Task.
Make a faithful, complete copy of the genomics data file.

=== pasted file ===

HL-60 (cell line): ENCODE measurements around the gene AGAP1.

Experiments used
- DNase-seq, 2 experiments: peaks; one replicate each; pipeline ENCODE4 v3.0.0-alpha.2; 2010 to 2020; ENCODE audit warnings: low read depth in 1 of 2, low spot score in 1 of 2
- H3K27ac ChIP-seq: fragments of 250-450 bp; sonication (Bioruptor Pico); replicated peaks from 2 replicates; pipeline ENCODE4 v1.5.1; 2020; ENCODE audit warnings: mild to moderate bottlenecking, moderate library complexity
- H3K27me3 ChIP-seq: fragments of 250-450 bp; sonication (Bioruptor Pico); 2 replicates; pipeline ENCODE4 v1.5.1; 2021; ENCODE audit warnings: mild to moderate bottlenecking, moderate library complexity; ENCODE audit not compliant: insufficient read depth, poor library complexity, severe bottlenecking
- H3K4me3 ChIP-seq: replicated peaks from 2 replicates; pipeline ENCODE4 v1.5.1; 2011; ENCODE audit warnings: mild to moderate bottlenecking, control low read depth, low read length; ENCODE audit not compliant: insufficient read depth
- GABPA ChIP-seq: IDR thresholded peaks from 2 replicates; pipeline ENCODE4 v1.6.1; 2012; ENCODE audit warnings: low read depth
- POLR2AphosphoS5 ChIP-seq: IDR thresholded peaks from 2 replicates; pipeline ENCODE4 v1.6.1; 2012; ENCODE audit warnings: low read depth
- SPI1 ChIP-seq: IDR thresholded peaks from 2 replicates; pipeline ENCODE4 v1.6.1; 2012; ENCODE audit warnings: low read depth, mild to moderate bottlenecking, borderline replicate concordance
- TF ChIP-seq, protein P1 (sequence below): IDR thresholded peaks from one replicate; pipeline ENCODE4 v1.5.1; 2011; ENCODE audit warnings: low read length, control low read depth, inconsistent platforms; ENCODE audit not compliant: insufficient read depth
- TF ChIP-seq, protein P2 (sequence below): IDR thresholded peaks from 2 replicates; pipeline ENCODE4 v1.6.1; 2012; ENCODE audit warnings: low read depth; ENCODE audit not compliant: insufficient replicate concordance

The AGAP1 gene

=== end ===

HL-60 (cell line): ENCODE measurements around the gene AGAP1.

Experiments used
- DNase-seq, 2 experiments: peaks; one replicate each; pipeline ENCODE4 v3.0.0-alpha.2; 2010 to 2020; ENCODE audit warnings: low read depth in 1 of 2, low spot score in 1 of 2
- H3K27ac ChIP-seq: fragments of 250-450 bp; sonication (Bioruptor Pico); replicated peaks from 2 replicates; pipeline ENCODE4 v1.5.1; 2020; ENCODE audit warnings: mild to moderate bottlenecking, moderate library complexity
- H3K27me3 ChIP-seq: fragments of 250-450 bp; sonication (Bioruptor Pico); 2 replicates; pipeline ENCODE4 v1.5.1; 2021; ENCODE audit warnings: mild to moderate bottlenecking, moderate library complexity; ENCODE audit not compliant: insufficient read depth, poor library complexity, severe bottlenecking
- H3K4me3 ChIP-seq: replicated peaks from 2 replicates; pipeline ENCODE4 v1.5.1; 2011; ENCODE audit warnings: mild to moderate bottlenecking, control low read depth, low read length; ENCODE audit not compliant: insufficient read depth
- GABPA ChIP-seq: IDR thresholded peaks from 2 replicates; pipeline ENCODE4 v1.6.1; 2012; ENCODE audit warnings: low read depth
- POLR2AphosphoS5 ChIP-seq: IDR thresholded peaks from 2 replicates; pipeline ENCODE4 v1.6.1; 2012; ENCODE audit warnings: low read depth
- SPI1 ChIP-seq: IDR thresholded peaks from 2 replicates; pipeline ENCODE4 v1.6.1; 2012; ENCODE audit warnings: low read depth, mild to moderate bottlenecking, borderline replicate concordance
- TF ChIP-seq, protein P1 (sequence below): IDR thresholded peaks from one replicate; pipeline ENCODE4 v1.5.1; 2011; ENCODE audit warnings: low read length, control low read depth, inconsistent platforms; ENCODE audit not compliant: insufficient read depth
- TF ChIP-seq, protein P2 (sequence below): IDR thresholded peaks from 2 replicates; pipeline ENCODE4 v1.6.1; 2012; ENCODE audit warnings: low read depth; ENCODE audit not compliant: insufficient replicate concordance

The AGAP1 gene